CBI BREAKS GROUND FOR ‘EXPLORATORIUM’

CBI groundbreakFrom left: Michelle Martens, Joel Weissglass, Ellen Levine, Cantor Dov Goldberg, Lynn Einbinder, Rabbi Jeff Sultar, Larry Kaplan, Administrator Emilie Kovit-Meyer, CBI President Francine Semaya, Director of Gan Yeladim Suzanne Wykoff, and fundraising co-chair Tootsie Olan participate in the groundbreaking ceremony for the new Outdoor Exploratorium at Congregation B’Nai Israel. 

Press release from Congregation B’Nai Israel

It’s called an Outdoor Exploratorium — a “part playground, part classroom” environment that Congregation B’nai Israel president Fran Semaya explains “will replace the existing playground and be the centerpiece of a revitalized outdoor space for the young children in our community.”

On Tuesday, June 10, CBI in Rumson held a groundbreaking for an Clergy leaders, lay leaders, educators, administrators, board members and fundraisers all gathered to ceremoniously break ground for the new nature-based play and learning space, an asset that will be unique among schools in Monmouth County.

As project liaison Larry Kaplan states, construction for the Exploratorium will begin this week, and while the project will be built in several phases, the initial phase should be finished in time for the summer camp session at CBI’s Gan Yeladim Early Learning Center. Gan families, members, friends, and business associates of CBI funded the project.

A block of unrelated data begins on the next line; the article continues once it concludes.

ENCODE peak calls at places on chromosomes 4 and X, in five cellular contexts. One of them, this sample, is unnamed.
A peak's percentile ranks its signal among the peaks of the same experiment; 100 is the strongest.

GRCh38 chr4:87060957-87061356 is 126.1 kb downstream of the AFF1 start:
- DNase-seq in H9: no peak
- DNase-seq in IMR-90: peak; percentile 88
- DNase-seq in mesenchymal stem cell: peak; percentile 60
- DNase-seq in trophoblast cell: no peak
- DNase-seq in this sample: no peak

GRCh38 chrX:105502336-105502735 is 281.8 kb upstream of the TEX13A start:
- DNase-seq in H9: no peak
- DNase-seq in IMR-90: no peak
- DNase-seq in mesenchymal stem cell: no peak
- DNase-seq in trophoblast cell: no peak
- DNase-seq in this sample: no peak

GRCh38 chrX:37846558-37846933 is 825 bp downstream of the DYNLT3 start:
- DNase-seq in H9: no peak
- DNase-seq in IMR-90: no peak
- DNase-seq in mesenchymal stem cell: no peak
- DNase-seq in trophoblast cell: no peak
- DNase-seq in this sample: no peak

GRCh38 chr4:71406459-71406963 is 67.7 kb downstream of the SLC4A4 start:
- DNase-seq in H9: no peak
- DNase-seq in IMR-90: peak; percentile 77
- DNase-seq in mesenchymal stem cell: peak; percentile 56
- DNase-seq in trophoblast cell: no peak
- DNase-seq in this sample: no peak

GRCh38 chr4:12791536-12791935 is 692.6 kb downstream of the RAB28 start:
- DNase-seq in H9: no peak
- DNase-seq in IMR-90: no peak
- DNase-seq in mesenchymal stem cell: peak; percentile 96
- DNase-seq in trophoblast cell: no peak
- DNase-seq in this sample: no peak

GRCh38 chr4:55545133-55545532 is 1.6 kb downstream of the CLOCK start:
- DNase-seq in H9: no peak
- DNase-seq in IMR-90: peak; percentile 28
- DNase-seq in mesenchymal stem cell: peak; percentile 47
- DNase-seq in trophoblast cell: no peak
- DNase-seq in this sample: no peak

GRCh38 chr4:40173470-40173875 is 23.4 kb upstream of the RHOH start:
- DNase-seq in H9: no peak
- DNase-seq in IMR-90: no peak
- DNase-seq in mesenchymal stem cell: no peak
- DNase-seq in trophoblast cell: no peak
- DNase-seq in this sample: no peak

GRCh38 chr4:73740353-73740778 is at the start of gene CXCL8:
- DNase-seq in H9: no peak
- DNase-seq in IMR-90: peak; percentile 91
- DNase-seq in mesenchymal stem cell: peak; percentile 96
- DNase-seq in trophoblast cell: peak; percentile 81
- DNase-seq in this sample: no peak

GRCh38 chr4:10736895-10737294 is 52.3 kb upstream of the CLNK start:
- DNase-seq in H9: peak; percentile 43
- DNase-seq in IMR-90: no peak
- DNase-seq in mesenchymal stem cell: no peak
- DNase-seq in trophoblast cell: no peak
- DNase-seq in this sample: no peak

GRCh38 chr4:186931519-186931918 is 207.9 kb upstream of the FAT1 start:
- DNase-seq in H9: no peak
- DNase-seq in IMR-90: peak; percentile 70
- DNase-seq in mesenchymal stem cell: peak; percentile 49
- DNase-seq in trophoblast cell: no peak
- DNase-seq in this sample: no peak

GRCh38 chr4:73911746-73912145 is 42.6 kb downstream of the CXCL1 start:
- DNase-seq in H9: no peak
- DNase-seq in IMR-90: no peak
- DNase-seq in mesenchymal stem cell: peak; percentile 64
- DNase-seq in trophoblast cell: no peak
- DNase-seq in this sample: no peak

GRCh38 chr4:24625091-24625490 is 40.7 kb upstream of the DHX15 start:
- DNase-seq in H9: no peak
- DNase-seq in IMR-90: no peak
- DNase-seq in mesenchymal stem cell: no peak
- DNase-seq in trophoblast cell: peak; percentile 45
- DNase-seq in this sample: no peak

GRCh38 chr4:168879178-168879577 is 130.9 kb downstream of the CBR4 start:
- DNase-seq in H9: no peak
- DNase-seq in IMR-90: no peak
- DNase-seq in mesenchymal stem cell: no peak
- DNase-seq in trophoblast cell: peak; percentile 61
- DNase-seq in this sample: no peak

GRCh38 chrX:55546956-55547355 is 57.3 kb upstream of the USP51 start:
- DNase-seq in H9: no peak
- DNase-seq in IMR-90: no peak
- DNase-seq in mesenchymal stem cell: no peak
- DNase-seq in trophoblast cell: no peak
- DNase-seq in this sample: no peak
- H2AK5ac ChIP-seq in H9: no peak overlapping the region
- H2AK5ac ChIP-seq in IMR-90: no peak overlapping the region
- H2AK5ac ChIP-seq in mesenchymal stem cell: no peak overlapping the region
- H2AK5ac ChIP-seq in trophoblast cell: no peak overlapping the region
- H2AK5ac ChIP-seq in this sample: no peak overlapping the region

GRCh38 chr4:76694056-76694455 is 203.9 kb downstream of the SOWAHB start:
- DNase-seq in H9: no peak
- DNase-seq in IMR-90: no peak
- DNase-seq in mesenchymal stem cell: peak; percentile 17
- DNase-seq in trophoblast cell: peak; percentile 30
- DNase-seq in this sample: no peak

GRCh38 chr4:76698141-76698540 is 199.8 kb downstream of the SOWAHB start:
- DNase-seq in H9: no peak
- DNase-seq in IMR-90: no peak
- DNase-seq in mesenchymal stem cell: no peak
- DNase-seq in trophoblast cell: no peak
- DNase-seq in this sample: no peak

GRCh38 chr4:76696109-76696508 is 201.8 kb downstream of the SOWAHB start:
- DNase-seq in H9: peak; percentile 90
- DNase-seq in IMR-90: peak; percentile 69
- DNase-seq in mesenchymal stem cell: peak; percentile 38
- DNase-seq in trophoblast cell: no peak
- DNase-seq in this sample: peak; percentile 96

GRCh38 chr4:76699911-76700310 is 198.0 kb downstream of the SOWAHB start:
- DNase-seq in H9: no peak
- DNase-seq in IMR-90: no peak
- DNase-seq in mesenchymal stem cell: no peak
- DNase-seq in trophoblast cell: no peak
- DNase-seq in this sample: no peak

“The Exploratorium will provide the children in camp and preschool with a safe, inspiring, outdoor space to create, explore, splash, make music and exercise,” explains Gan Yeladim director Suzanne Wykoff. “In addition to a garden, the Exploratorium includes water features, a trike path with tunnel and bridge, all-weather musical instruments, a station for arts and crafts as well as traditional playground equipment.”

“What makes the Exploratorium more than just a playground is its focus not just on the equipment itself but on the environment,” said Rabbi Jeff Sultar. “There will be birdhouses to attract birds and bushes to attract butterflies. We will be planting a garden so that community members across the generations can work together on a meaningful project. Our plan is that some of our harvest will not only go into our community meals, but also to a food bank in the area. In this way, our students will experience in a direct, hands-on manner the central role of caring for others in Jewish tradition.”

“A later phase will include a multi-purpose space that can be used by the children for story time and performances, and by the CBI community as a whole for outdoor services and events,” added Rabbi Sultar. “In addition to providing a fantastic play space for our younger children, the Exploratorium will help connect what goes on in inside our building to the outside world, to nature, to multi-generational relationships, and to our responsibilities to other people.”